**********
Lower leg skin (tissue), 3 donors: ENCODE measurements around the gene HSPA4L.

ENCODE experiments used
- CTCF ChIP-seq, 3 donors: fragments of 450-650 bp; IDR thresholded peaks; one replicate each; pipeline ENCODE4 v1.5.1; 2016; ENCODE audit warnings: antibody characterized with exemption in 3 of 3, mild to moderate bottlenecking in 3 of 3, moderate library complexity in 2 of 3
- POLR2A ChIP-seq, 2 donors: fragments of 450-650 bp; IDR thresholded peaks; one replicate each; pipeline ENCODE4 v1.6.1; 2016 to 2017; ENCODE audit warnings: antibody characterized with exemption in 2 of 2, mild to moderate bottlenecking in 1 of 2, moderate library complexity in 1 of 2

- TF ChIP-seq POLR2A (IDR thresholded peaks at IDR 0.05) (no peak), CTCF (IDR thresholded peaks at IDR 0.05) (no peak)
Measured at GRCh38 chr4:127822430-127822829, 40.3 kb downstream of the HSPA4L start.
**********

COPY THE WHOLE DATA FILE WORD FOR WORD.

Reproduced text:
Lower leg skin (tissue), 3 donors: ENCODE measurements around the gene HSPA4L.

ENCODE experiments used
- CTCF ChIP-seq, 3 donors: fragments of 450-650 bp; IDR thresholded peaks; one replicate each; pipeline ENCODE4 v1.5.1; 2016; ENCODE audit warnings: antibody characterized with exemption in 3 of 3, mild to moderate bottlenecking in 3 of 3, moderate library complexity in 2 of 3
- POLR2A ChIP-seq, 2 donors: fragments of 450-650 bp; IDR thresholded peaks; one replicate each; pipeline ENCODE4 v1.6.1; 2016 to 2017; ENCODE audit warnings: antibody characterized with exemption in 2 of 2, mild to moderate bottlenecking in 1 of 2, moderate library complexity in 1 of 2

- TF ChIP-seq POLR2A (IDR thresholded peaks at IDR 0.05) (no peak), CTCF (IDR thresholded peaks at IDR 0.05) (no peak)
Measured at GRCh38 chr4:127822430-127822829, 40.3 kb downstream of the HSPA4L start.